We often associate bullying with playground harassment and mean-spirited teens. But even adults are prone to bullying. Harassment in the workplace can take a physical, mental, and emotional toll on the victim. In fact, intense workplace bullying over a long period of time can even lead to a serious condition known as post-traumatic stress disorder (PTSD).
What Is PTSD?
PTSD is often associated with military veterans, but anyone who experiences trauma can suffer from PTSD. Symptoms of PTSD include:
- Trouble sleeping
- Erratic mood swings
- Angry outbursts
- Feelings of dread
- Negative changes in feelings or beliefs
- Lack of pleasure in daily activities
What Is Workplace Bullying?
Workplace bullying comes in many forms, but experts agree that the most common type is verbal. Types of verbal abuse may include insulting, ridiculing, making mean jokes, or being offensive in general. It’s also possible for workplace harassment to be physical: shoving, pushing, or assaulting. In some cases, workplace abuse is situational, such as when a coworker or boss deliberately sabotages your efforts for the purpose of humiliation (or to create grounds for demotion or firing).
Sexual harassment at work is another growing concern. According to a study from the University of Maine, as many as 70 percent of women have experienced sexual harassment in the workplace. Men are not immune, with 45 percent reporting sexual harassment at some point in their careers.
Several studies have established a link between sexual harassment and PTSD. Victims of sexual harassment may relive the experience over and over, and avoid “triggers” that remind them of the incident. In terms of the workplace, a victim of PTSD may dread coming to work every day and facing their abuser.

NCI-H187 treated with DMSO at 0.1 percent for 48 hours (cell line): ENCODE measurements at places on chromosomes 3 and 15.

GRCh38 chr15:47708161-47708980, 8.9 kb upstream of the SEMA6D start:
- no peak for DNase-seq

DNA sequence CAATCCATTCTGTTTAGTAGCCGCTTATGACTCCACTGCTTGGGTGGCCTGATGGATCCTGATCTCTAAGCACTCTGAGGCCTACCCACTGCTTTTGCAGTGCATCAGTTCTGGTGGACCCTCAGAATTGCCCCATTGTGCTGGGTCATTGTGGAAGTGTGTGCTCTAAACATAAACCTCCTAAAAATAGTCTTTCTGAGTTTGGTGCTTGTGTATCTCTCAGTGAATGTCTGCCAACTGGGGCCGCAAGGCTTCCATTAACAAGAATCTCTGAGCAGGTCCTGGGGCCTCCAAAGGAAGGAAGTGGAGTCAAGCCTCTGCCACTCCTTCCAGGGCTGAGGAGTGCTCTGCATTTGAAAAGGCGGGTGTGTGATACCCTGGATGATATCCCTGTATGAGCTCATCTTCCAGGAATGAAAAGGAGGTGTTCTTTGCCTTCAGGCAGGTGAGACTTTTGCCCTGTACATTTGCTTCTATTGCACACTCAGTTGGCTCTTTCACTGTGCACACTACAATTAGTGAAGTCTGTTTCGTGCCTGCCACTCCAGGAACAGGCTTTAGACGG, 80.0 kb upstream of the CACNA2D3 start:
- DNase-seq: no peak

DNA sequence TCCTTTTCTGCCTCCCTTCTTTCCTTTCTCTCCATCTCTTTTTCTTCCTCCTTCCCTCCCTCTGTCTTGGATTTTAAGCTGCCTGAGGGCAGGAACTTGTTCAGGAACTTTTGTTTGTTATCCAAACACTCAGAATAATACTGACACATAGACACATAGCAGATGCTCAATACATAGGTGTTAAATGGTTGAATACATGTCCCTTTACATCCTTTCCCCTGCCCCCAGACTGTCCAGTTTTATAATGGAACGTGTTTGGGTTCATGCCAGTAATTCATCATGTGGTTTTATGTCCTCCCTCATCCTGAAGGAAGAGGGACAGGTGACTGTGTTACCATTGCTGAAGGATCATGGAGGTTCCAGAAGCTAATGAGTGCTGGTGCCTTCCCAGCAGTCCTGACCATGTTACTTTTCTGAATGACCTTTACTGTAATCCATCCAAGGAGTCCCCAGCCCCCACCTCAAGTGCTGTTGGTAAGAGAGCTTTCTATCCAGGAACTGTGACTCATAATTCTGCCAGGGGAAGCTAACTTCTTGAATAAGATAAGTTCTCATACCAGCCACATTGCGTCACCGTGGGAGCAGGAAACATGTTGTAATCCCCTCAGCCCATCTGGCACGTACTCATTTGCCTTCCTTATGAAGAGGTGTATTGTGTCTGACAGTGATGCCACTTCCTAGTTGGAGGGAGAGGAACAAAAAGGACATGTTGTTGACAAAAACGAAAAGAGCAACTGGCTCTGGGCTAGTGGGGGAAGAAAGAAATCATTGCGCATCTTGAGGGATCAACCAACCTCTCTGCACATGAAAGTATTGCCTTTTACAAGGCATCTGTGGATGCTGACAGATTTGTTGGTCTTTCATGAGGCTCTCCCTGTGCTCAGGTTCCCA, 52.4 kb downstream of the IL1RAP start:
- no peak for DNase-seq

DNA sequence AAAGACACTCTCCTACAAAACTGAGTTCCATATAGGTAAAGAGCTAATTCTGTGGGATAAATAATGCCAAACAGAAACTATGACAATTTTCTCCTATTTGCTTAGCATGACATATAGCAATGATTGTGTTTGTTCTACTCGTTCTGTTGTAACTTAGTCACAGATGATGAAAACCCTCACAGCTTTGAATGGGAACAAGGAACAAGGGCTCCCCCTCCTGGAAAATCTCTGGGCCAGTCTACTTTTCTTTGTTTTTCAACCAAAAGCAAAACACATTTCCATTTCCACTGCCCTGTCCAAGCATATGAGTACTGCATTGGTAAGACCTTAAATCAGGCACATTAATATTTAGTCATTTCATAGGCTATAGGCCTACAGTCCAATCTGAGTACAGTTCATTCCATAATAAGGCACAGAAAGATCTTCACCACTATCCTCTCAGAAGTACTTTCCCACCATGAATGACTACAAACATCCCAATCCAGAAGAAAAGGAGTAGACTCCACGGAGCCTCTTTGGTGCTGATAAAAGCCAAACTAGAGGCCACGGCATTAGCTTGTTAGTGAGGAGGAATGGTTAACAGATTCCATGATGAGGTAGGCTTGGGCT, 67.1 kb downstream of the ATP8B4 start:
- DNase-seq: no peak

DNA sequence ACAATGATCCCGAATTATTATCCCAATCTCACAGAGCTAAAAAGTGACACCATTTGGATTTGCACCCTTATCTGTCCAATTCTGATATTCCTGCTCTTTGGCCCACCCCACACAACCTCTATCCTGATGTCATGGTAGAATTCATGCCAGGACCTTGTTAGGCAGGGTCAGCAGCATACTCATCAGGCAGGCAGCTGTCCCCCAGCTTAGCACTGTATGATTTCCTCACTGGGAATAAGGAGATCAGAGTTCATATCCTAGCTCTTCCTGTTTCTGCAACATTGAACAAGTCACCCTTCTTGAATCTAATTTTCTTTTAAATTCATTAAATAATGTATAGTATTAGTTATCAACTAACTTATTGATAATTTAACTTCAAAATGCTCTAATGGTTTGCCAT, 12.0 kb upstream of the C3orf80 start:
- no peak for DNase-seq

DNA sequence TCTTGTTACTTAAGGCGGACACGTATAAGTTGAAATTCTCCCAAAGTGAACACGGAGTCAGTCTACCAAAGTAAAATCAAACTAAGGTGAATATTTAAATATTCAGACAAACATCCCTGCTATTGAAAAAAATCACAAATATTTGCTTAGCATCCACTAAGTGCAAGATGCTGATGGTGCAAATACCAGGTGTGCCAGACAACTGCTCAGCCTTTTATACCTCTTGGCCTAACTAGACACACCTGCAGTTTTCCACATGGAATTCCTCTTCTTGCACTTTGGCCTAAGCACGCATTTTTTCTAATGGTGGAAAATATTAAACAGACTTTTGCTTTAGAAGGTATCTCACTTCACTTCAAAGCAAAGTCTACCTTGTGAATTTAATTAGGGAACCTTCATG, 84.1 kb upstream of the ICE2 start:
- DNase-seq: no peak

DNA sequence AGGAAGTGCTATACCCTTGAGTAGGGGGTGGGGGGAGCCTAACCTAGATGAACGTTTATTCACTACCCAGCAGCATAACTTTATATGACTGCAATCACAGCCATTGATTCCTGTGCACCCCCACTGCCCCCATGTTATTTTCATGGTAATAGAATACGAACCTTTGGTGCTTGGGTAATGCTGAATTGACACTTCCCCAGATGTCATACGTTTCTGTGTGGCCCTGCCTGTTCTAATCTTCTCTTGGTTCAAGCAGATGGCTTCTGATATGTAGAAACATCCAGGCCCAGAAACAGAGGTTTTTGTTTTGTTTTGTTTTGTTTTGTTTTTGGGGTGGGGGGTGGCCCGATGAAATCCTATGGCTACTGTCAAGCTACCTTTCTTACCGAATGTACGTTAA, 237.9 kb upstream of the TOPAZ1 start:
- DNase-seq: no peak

Effects of Workplace Bullying
No matter which tactic the bully uses, the end result will be the same. Victims will have to return to a toxic workplace each day, which will have a negative effect on their emotional state and their sense of self-worth.
Why does workplace bullying exist? Experts point to the presence of one or all of the following major components:
- A dysfunctional system. The entire structure of the workplace may be unhealthy. The kinds of workplaces that encourage bullying generally lack communication, don’t have a good decision making system, and lack accountability.
- A bad leader. Bad leaders are not only incompetent at leading employees, but they are also manipulative, narcissistic, and steal credit from others.
- Dysfunctional colleagues. Bosses aren’t the only ones capable of abuse. Toxic employees may have chronic problems with anger management, drug and alcohol abuse, may have difficulty holding down a job, or may frequently lie. Often, employees who bully others are experts in playing the “blame” game, creating conflicts between other people and dodging responsibility to create a protective smoke screen for themselves.
What Can Victims Do to Protect Themselves?
Employees often feel trapped in abusive work environments. They believe that if they report the abuser, they risk getting fired and will have difficulty finding another job. That increases the pressure they feel to keep the job and maintain their income. This is one reason why being a victim of workplace bullying can be so traumatic – victims might feel trapped in a cycle of abuse, which only makes emotional side effects worse.
You don’t have to continue in a toxic work environment. You have options if you or someone you love is being abused at work. Sometimes, getting the law involved is the best way to stop the cycle of abuse. No one should have to endure abuse just to keep a paycheck. If you have questions about your legal options, speak to an attorney.